Here's a question. Which late-inning situation is more important: When your team is up by three runs, or down by one? In the past, I've argued that closers should come into tie games far more often than they do now and that teams might use their closer for two innings to protect a one-run lead in the eighth, rather than a three-run lead in the ninth. Should a team actually use its closer/best reliever sometimes when it is behind? If a visiting team finds itself behind by a run heading into the bottom of the eighth, it will have one last chance to either tie or go ahead in the top of the ninth, but it has to get through the eighth inning first. A home team trailing going into the top of the ninth might have the same conversation. Should they use the best that they have to keep the score close in the hope of pulling off a comeback?
We know that because closers are rarely brought into non-save situations, someone else will generally come in when the team is behind. That someone probably won't be as good. In fact, teams seem to bring in their third- or fourth-best reliever in these situations. Standard sabermetric orthodoxy suggests that the third-best reliever should handle the three-run save while the closer might handle more delicate situations. Well, what would happen if they did switch?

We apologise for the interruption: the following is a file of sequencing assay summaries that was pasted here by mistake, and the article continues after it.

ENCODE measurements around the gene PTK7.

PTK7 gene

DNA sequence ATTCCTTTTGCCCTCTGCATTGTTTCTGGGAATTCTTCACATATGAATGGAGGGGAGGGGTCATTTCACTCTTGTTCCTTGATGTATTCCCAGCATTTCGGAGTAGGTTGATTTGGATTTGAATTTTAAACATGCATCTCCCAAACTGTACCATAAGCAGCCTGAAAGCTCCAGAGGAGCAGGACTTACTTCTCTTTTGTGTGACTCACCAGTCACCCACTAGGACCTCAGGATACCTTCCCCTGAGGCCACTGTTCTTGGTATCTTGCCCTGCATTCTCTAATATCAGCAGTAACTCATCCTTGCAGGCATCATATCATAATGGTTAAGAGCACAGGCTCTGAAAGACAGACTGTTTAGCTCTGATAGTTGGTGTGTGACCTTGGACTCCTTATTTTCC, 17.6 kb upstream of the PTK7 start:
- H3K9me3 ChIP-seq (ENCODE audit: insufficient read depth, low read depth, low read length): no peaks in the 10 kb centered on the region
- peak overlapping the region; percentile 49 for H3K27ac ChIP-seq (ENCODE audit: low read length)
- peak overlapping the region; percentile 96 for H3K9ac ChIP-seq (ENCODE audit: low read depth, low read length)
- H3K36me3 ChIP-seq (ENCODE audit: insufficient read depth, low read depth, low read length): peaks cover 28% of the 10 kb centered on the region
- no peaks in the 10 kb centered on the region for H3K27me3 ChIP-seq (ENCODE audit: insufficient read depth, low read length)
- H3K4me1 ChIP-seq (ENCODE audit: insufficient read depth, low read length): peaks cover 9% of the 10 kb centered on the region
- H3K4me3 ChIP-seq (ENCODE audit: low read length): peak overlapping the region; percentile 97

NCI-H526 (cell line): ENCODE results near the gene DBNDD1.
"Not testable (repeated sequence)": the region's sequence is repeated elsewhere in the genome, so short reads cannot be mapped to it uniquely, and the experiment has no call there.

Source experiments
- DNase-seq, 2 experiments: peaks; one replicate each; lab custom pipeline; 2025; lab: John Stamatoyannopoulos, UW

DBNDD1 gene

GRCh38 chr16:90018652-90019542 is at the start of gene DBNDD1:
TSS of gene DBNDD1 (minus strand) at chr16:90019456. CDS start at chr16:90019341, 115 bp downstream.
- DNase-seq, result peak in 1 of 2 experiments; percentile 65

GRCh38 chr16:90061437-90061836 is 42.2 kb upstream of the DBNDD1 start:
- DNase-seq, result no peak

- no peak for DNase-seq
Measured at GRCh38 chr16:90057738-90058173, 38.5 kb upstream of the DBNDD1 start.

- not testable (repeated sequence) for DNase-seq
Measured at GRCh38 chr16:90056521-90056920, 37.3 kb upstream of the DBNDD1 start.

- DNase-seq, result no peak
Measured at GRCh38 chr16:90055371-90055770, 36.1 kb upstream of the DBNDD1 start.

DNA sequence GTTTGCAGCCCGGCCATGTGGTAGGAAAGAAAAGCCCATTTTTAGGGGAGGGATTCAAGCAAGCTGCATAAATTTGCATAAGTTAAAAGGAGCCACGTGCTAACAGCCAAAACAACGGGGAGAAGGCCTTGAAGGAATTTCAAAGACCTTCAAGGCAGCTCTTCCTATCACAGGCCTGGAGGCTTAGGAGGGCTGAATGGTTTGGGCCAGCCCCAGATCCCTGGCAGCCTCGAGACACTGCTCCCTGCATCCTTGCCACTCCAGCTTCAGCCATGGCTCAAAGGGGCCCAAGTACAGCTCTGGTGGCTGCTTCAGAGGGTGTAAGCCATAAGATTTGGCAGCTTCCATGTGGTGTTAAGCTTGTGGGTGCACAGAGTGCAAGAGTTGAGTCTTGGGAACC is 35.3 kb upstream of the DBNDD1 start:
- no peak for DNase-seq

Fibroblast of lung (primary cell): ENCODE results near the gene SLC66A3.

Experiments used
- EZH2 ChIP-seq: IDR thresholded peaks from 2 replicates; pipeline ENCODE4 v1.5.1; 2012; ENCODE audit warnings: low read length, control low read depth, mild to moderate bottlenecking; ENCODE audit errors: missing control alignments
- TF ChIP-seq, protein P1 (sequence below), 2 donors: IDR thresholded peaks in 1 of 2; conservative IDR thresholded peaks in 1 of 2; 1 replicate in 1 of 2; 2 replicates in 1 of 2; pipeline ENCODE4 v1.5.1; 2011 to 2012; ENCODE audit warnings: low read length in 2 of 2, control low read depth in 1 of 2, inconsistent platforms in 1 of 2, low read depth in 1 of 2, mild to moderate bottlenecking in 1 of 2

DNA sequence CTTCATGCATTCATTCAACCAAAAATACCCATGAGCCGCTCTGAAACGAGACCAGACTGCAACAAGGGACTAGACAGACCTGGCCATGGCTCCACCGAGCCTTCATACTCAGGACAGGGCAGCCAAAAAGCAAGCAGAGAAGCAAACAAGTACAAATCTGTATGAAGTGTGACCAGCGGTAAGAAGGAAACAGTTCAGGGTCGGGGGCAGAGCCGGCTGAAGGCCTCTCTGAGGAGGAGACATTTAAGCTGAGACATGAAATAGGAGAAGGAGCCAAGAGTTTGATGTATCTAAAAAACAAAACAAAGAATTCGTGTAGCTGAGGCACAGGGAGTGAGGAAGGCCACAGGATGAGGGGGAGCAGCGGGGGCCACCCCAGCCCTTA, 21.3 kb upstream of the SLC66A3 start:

Warning! Gory Mathematical Details Ahead!
For this study, I relied on Retrosheet game logs from 1993-2012. Retrosheet for the Hall of Fame!
Let's start with the beginning-of-the-ninth-inning, three-run save. For the home team faced with that situation, this is what has historically happened. Most likely, the closer was on the mound.
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